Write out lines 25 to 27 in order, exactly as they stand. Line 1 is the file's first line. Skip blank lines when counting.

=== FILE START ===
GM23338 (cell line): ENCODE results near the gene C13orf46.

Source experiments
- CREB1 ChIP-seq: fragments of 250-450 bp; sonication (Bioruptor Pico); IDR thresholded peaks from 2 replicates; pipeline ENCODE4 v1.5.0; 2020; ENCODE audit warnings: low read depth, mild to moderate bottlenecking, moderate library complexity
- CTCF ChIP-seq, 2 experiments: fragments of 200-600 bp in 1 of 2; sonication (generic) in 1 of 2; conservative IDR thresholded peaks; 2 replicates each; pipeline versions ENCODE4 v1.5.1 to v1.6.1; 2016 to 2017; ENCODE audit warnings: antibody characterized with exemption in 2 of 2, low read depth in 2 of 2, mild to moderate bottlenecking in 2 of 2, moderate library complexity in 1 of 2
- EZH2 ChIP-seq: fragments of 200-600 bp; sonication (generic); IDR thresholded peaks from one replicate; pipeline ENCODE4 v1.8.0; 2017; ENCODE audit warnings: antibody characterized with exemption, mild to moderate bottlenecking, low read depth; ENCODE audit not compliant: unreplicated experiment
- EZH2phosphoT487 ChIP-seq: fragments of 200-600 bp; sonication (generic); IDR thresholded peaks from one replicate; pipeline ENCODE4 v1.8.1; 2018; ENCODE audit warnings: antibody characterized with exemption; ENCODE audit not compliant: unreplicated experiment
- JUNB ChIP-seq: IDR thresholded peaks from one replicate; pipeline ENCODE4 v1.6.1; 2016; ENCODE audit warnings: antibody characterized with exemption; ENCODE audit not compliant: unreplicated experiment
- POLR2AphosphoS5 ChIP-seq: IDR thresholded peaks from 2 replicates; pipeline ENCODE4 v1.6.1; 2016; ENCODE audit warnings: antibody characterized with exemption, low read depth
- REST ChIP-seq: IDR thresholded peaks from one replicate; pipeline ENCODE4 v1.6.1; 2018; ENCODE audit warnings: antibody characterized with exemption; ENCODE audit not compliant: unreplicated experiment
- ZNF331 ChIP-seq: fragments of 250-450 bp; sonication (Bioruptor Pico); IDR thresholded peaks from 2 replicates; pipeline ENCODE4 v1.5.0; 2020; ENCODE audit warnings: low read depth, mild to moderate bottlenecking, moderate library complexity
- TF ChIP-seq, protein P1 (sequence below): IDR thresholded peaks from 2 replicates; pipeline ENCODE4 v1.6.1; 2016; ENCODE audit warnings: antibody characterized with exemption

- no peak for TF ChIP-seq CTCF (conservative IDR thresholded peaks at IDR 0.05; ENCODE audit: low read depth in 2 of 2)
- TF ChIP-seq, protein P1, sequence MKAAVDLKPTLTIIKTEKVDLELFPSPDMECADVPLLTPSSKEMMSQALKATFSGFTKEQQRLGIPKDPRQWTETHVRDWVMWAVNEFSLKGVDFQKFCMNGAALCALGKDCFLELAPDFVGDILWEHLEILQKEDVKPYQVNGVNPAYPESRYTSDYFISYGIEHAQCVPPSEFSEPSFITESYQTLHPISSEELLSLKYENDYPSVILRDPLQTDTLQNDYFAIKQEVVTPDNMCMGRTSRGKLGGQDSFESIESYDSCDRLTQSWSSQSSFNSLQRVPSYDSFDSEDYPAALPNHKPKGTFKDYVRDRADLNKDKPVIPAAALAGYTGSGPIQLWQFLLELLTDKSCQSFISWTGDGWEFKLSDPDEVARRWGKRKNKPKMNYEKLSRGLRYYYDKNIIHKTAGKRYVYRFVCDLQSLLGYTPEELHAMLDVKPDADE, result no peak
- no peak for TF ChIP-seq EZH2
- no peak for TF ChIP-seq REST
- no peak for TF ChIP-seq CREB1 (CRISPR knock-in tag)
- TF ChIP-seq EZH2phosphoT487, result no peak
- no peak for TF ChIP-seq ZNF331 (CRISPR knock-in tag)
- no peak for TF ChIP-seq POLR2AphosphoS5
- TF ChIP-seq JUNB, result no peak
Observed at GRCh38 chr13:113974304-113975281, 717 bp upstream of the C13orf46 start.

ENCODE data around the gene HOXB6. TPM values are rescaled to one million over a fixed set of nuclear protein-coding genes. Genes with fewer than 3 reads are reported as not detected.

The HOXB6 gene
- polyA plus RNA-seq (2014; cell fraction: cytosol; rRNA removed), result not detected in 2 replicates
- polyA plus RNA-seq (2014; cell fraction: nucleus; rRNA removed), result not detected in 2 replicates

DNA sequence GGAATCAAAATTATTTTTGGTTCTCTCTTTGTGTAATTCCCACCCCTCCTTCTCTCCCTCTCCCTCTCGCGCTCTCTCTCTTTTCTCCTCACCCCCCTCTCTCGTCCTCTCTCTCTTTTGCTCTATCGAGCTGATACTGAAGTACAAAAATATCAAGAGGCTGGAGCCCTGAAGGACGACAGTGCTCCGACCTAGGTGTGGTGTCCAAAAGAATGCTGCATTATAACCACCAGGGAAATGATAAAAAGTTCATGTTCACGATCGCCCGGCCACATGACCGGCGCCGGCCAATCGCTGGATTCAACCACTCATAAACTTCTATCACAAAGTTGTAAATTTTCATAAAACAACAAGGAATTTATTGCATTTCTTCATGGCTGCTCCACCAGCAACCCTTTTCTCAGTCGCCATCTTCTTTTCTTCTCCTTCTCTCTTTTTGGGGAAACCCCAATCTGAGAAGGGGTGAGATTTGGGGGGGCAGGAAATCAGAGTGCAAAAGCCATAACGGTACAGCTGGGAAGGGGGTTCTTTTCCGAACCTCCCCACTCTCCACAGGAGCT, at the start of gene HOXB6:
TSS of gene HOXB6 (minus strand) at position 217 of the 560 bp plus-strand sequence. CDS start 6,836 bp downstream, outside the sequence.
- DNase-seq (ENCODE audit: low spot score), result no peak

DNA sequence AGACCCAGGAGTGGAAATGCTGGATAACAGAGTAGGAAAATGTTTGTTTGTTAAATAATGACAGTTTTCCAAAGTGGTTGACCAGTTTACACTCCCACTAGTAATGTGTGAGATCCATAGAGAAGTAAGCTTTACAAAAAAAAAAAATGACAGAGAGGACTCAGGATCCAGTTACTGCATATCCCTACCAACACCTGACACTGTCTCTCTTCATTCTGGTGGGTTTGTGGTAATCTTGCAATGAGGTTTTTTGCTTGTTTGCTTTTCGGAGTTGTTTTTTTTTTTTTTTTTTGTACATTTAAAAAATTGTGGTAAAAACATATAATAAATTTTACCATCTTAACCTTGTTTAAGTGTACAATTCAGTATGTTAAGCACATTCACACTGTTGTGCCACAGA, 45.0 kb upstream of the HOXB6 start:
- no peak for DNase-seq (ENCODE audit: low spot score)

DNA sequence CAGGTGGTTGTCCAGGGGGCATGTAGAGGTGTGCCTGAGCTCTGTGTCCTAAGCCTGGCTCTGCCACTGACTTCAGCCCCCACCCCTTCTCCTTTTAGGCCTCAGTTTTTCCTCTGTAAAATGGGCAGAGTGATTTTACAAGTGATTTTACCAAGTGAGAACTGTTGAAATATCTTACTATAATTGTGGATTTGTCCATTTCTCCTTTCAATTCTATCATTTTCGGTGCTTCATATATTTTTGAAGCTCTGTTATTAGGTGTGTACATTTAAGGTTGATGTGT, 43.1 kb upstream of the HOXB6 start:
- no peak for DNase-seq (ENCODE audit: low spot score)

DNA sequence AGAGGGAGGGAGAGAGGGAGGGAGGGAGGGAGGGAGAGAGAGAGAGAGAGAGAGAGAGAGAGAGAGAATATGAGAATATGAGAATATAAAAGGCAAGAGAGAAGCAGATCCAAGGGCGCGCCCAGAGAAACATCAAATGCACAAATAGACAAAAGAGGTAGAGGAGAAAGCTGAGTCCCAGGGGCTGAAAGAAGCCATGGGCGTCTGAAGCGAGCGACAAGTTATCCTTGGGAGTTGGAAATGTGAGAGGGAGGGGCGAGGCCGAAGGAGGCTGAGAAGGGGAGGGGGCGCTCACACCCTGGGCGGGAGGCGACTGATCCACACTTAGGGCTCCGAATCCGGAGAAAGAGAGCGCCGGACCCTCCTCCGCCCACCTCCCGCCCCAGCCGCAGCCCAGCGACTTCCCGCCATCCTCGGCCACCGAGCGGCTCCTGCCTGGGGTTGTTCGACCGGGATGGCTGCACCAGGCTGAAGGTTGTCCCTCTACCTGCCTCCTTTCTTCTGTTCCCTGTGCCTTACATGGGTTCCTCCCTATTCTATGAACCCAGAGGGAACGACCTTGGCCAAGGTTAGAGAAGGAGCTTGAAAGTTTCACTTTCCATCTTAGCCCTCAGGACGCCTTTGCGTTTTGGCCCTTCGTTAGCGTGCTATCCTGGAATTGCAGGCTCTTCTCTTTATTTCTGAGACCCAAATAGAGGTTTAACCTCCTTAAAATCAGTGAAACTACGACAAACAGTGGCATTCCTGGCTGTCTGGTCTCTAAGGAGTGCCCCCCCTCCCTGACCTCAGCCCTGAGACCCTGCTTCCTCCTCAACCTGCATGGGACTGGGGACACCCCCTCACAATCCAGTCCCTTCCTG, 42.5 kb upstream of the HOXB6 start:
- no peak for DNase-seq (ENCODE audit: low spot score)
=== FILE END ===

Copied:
- polyA plus RNA-seq (2014; cell fraction: nucleus; rRNA removed), result not detected in 2 replicates

DNA sequence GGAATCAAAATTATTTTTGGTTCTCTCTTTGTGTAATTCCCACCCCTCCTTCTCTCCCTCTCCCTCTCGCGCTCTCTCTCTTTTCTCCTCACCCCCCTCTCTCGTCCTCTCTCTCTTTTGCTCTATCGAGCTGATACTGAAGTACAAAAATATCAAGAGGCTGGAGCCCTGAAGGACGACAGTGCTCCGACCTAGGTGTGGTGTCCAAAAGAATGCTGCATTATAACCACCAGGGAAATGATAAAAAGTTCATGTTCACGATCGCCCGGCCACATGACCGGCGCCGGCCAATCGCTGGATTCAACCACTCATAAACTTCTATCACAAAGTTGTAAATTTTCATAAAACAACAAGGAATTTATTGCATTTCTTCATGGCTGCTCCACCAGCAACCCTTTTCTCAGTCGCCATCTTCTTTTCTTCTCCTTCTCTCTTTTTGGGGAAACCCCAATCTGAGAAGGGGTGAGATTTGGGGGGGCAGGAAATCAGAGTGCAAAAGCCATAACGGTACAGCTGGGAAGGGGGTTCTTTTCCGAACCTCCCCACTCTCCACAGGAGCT, at the start of gene HOXB6:
TSS of gene HOXB6 (minus strand) at position 217 of the 560 bp plus-strand sequence. CDS start 6,836 bp downstream, outside the sequence.